Disseminated Basidiobolomycosis in an Immunocompetent Woman

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Al-Muzaini, R. Chandy, and A. S. Mustafa. 2001. Basidiobolus ranarum ... Marshall Lyon, G., J. D. Smilack, K. K. Komatsu, T. M. Pasha, J. A.. Leighton, J. Guarner ...

JOURNAL OF CLINICAL MICROBIOLOGY, Mar. 2004, p. 1367–1369 0095-1137/04/$08.00⫹0 DOI: 10.1128/JCM.42.3.1367–1369.2004 Copyright © 2004, American Society for Microbiology. All Rights Reserved.

Vol. 42, No. 3

Disseminated Basidiobolomycosis in an Immunocompetent Woman Caterina Bigliazzi,1 Venerino Poletti,1* Davide Dell’Amore,1 Luca Saragoni,2 and Thomas V. Colby3 Department of Thoracic Disease1 and Department of Anatomic Pathology,2 Ospedale GB Morgagni, Forlì, Italy, and Department of Laboratory Medicine and Pathology, Mayo Clinic, Scottsdale, Arizona3 Received 16 June 2003/Returned for modification 26 August 2003/Accepted 30 October 2003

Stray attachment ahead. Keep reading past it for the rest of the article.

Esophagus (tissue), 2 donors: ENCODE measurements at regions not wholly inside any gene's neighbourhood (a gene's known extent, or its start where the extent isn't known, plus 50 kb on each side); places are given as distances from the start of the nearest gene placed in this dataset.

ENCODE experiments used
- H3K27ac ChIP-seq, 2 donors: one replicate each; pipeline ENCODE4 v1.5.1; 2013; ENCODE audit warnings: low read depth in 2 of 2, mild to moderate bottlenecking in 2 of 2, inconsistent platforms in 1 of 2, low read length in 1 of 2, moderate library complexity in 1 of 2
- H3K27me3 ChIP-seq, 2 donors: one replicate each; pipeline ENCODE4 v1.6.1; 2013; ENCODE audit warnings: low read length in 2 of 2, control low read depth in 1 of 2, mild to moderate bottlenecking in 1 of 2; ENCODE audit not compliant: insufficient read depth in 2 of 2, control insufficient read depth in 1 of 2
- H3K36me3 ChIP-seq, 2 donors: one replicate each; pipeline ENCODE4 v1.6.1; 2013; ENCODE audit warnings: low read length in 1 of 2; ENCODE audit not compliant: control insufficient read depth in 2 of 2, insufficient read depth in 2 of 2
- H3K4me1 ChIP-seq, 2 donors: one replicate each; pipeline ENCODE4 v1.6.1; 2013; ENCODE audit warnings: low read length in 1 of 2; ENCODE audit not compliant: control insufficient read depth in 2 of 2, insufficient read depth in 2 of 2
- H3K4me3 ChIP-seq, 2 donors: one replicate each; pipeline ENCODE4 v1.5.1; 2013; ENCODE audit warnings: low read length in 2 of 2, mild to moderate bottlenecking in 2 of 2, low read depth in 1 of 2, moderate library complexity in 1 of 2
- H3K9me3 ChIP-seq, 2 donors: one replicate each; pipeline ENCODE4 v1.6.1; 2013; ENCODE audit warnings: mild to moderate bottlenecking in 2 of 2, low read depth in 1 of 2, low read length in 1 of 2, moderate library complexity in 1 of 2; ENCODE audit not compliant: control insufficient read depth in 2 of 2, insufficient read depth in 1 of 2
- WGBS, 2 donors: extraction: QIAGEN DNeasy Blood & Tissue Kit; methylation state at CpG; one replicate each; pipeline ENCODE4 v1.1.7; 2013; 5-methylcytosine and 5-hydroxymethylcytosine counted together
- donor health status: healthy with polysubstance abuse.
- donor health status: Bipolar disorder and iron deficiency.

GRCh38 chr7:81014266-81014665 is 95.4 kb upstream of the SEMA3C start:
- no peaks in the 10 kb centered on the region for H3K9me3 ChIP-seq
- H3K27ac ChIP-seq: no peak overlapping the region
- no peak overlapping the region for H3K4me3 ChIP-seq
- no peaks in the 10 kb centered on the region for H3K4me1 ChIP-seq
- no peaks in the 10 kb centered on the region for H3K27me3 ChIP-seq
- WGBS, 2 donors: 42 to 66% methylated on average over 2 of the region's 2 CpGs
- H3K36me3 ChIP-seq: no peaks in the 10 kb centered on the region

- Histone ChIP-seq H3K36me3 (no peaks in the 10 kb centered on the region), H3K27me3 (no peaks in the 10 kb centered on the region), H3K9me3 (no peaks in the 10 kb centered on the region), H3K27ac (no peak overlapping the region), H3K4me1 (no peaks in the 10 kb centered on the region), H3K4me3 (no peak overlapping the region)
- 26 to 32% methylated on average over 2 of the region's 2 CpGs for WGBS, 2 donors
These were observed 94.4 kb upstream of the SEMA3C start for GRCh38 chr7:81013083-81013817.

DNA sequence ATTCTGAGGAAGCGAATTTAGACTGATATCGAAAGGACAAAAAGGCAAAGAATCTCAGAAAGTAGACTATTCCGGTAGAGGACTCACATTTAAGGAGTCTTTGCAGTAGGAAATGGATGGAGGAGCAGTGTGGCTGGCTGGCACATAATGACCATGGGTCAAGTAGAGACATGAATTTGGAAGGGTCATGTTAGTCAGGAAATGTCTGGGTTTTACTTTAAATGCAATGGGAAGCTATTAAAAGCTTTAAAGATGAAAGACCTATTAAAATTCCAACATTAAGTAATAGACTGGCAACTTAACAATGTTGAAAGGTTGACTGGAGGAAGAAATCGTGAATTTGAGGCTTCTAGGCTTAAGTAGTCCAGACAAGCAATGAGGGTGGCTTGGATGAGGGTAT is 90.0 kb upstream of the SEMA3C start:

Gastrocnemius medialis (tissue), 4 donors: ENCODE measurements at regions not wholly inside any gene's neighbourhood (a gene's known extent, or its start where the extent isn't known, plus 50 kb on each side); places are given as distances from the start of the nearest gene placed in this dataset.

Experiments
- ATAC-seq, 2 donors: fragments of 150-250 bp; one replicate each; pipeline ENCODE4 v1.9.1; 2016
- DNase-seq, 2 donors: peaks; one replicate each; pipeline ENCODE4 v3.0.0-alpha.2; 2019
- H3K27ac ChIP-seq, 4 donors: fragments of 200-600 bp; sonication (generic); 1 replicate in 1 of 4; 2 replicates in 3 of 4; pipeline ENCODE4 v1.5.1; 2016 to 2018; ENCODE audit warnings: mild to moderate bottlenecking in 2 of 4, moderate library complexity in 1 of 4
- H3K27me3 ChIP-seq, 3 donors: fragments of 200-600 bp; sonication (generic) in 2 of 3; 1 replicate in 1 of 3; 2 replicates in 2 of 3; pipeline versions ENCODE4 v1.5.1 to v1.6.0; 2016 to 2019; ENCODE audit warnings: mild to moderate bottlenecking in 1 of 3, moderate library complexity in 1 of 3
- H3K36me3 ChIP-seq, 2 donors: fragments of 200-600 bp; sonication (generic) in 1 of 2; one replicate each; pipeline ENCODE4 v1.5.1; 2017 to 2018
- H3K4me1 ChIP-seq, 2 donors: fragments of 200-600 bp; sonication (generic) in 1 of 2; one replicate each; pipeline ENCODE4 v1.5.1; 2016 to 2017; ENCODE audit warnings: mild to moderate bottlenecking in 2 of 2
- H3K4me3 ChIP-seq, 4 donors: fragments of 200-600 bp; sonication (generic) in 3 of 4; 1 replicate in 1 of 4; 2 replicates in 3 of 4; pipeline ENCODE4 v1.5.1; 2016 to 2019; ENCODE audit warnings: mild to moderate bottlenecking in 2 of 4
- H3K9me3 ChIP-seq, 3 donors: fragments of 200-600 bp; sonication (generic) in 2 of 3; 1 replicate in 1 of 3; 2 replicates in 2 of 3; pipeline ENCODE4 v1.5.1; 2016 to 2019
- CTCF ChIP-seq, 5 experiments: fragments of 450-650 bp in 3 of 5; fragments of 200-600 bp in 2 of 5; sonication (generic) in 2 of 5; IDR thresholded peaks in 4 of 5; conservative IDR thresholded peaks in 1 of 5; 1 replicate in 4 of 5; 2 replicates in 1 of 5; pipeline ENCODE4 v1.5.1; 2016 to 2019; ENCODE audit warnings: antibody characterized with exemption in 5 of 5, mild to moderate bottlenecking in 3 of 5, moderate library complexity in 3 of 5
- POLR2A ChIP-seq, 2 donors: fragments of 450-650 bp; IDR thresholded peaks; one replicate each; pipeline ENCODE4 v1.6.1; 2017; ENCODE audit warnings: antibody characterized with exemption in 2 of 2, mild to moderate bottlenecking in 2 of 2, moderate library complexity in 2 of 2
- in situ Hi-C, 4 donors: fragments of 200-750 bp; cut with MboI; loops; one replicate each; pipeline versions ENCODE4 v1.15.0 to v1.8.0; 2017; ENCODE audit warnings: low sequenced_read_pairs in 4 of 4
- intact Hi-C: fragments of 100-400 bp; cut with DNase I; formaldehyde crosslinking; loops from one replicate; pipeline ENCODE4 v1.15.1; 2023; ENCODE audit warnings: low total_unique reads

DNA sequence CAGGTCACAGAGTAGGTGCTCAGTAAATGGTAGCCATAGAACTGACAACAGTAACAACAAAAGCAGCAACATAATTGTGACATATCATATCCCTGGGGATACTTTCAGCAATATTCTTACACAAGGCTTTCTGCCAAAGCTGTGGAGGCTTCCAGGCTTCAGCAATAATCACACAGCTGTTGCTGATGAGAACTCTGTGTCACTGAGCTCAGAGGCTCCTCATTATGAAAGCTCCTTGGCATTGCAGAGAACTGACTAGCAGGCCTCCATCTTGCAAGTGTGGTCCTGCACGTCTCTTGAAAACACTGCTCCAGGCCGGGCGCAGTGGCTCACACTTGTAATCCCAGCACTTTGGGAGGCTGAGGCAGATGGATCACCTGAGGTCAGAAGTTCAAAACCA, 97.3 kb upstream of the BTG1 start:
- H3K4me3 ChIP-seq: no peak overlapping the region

Basidiobolomycosis is a chronic subcutaneous infection of the trunk and limbs due to Basidiobolus ranarum. The disease is well known in tropical areas, although recent cases of gastrointestinal basidiobolomycosis have also been reported in Arizona. We describe a young immunocompetent women who had presented with eosinophilia and lung infiltrates. She subsequently died, and diagnosis of disseminated basidiobolomycosis was made on the basis of histological features at autopsy. 1 day before death, showed eosinophilic panniculitis, in which scattered hyphal elements were present. Autopsy report. The macroscopic examination revealed necrotic small white-yellow opacities (3 to 4 mm in diameter) in the pericardium, parietal pleura of the right hemithorax, visceral surface of the right lung, liver, spleen, kidneys, adrenal glands, pancreas, uterus and peritoneum; the stomach presented fungating necrotic mucosal lesions. Small yellowish nonulcerated nodules were also detected in the distal portion of the trachea and in the right bronchial tree. A thrombus in the pulmonary vein supplying the right upper lobe extending to and partially occluding the right atrium was also documented. The microscopic examination of the lesions identified at autopsy showed extensive necrosis and a marked eosinophil infiltrate involving numerous organs (brain, pancreas, kidney, stomach, lung spleen); within the necrosis hollow round or cylindrical structures 15 to 20 ␮m in diameter were seen. These resembled fungal hyphae and had a surrounding SplendoriHoeppli phenomenon (radiating, intensely eosinophilic granular material surrounding empty structures) (Fig. 2). The apparent hyphal elements (Fig. 3) on hematoxylin and eosin-stained section were also identified on periodic acidSchiff stain (PAS) and silver impregnation-stained (Gomori methenamine silver and Grocott) section and appeared as broad, pleomorphic, sparsely septated hyphae. A morphological diagnosis of disseminated basidiobolomycosis was rendered based on the distinctive morphology. Cultures and serologic tests for Basidiobolus ranarum or other Entomophthorales agents had not been done because of the clinical suspicion of neoplasm or vasculitis. No serum was saved.